Conversations around the need for pharmacare reform have been taking place for many years. Notably, a watershed paper released in 2010 by Marc-Andre Gagnon of Carleton University researcher warned policy makers of the threat of rising prescription drug prices and the consequences that would have on public coffers and people’s ability to access drugs equitably. He called for a universal public drug plan providing first-dollar coverage that would ensure fair access to drugs and contain rising drug prices. He calculated that Canadians could save 10% to 42% of total drug expenditures, which is equivalent to an astounding $10.7 billion annually. The potential savings in pursuing meaningful drug policy reform – to both governments and private payers – is significant.
This week, the debate on national pharmacare received an infusion of new perspectives when both the C.D. Howe Institute and the Canadian Life and Health Insurance Association (CLHIA) released reports calling for major reforms to Canada’s drug policies and programs.
In “Rethinking Pharmacare in Canada”, The C.D Howe Institute looks at how pharmacare reform can be achieved by amalgamating drug programs and providers under a single universal, public pharmacare program. In contrast, the CLHIA, in “Ensuring the Accessibility, Affordability, and Sustainability of Prescription Drugs in Canada” speaks from the position of private insurance providers, looking at the inefficiencies and gaps in current processes and structures that drive prices up and reduce access. Both positions, however, aim to ensure more affordable drugs, improved access, and equity.
Addressing current system’s problem: unaffordable and inaccessible drugs
Drugs are an important aspect of healthcare – in preventing illnesses, aiding in symptom management, and even as cures. As a result, if used appropriately, drugs not only improve health outcomes but also relieve cost burdens elsewhere in the health system. However, drugs prices and the need for drugs continue to rapidly increase, problems exacerbated by the following systemic issues identified by both reports:
- The system’s multi-payer structure has created inefficiencies
Drug plans in Canada have multiple payers: the government, the insurance company/employer, and the patient. The C.D. Howe paper points out that it has caused inefficiencies and complexities that have made drug plans difficult to navigate, transitions between public and private plans challenging, and the drugs and the delivery of drug coverage costly for all payers. Multiple payers result in higher administration costs, diminish purchasing power, and create funding silos.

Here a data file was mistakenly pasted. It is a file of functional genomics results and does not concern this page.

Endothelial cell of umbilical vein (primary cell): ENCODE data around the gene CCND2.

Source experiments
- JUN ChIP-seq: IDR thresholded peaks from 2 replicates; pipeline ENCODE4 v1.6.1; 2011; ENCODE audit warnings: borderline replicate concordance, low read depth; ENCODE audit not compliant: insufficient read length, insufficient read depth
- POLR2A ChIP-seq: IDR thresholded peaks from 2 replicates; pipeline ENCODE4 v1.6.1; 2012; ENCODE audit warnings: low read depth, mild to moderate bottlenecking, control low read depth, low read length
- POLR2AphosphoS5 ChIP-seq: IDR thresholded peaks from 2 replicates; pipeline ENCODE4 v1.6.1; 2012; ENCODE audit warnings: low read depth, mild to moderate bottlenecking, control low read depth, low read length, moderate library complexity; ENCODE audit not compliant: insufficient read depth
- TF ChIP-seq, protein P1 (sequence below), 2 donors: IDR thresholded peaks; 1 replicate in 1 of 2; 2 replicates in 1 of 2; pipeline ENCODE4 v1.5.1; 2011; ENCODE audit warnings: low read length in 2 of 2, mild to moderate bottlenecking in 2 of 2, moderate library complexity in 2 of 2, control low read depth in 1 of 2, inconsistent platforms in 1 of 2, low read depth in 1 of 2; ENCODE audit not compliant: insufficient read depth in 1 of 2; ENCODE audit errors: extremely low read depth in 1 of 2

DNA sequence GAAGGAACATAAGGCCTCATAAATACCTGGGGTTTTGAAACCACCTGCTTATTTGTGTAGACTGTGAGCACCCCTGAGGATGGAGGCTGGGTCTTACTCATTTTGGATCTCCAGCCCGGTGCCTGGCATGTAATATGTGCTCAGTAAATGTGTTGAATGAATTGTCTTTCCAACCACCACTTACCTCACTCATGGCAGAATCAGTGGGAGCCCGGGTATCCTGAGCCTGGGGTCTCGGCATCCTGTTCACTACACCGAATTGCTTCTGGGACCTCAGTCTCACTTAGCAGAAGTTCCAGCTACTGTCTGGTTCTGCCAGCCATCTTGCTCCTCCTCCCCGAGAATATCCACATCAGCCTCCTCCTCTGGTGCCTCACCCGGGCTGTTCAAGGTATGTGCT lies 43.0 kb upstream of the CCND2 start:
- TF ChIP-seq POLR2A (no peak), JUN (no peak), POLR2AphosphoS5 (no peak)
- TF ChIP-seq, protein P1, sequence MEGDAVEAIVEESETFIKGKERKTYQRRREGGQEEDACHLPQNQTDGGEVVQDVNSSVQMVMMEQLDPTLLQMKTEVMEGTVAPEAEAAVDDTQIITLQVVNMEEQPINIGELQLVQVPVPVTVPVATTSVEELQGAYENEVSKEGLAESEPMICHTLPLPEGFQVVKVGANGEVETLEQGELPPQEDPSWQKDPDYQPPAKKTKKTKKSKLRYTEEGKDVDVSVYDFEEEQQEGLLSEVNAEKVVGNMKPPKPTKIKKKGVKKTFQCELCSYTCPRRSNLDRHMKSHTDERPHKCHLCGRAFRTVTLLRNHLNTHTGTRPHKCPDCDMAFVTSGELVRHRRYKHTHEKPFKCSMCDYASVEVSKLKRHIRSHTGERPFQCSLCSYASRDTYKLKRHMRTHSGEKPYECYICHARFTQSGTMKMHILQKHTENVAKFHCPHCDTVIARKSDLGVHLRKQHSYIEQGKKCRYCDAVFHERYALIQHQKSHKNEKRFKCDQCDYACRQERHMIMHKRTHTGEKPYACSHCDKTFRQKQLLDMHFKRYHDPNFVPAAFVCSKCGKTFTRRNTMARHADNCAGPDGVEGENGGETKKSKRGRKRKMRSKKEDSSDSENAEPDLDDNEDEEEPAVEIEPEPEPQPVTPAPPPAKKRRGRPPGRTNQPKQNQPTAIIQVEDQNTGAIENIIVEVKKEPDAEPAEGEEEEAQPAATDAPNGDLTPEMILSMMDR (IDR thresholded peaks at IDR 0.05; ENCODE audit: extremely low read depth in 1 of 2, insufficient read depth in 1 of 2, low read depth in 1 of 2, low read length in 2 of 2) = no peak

- The system’s fragmented nature has created inequities
There is no single approach to drug coverage in Canada. Instead, there are 14 different public plans with many more private plans, each with different rules and approaches. For example, British Columbia’s public plan uses an income-based approach where payers have different levels of coverage based on their income, whereas Ontario’s public plan uses a hybrid of an age-based approach to provide coverage for seniors and an income-based approach for non-seniors. And Quebec’s public plan requires everyone to have a private or public insurance, and all insurance plans are required to cover all drugs on the public formulary, which limits patient deductibles and copayments. According to the C.D How Institute, the fragmented and uncoordinated nature of the plans has led to wide discrepancies in people’s ability to access and afford their prescription drugs.
- Overall the system is becoming unaffordable
As a result of multiple payers and numerous plans, Canada’s drug system is inefficient and costly. Coordinating across multiple payers is costly, bargaining drug prices plan-by-plan favours drug producers rather than consumers, and purchasing drugs out-of-pocket is costly. In the end, the health care system is under growing strain.
Canadians across the country are frustrated with the current system since many interact with the system regularly and take more than three different prescription drugs at any given time. According to CARP’s Poll, due to the financial burden of prescription drugs, 10% of CARP members admit to skipping prescription drugs. The C.D. Howe also made a similar observation in BC indicating that patients are less likely to use drugs at higher costs. When BC’s public drug system changed from an age-based approach to an income-based approach, under which drugs became more expensive for some, there was a decline in seniors’ access to drugs while the use of other healthcare services increased.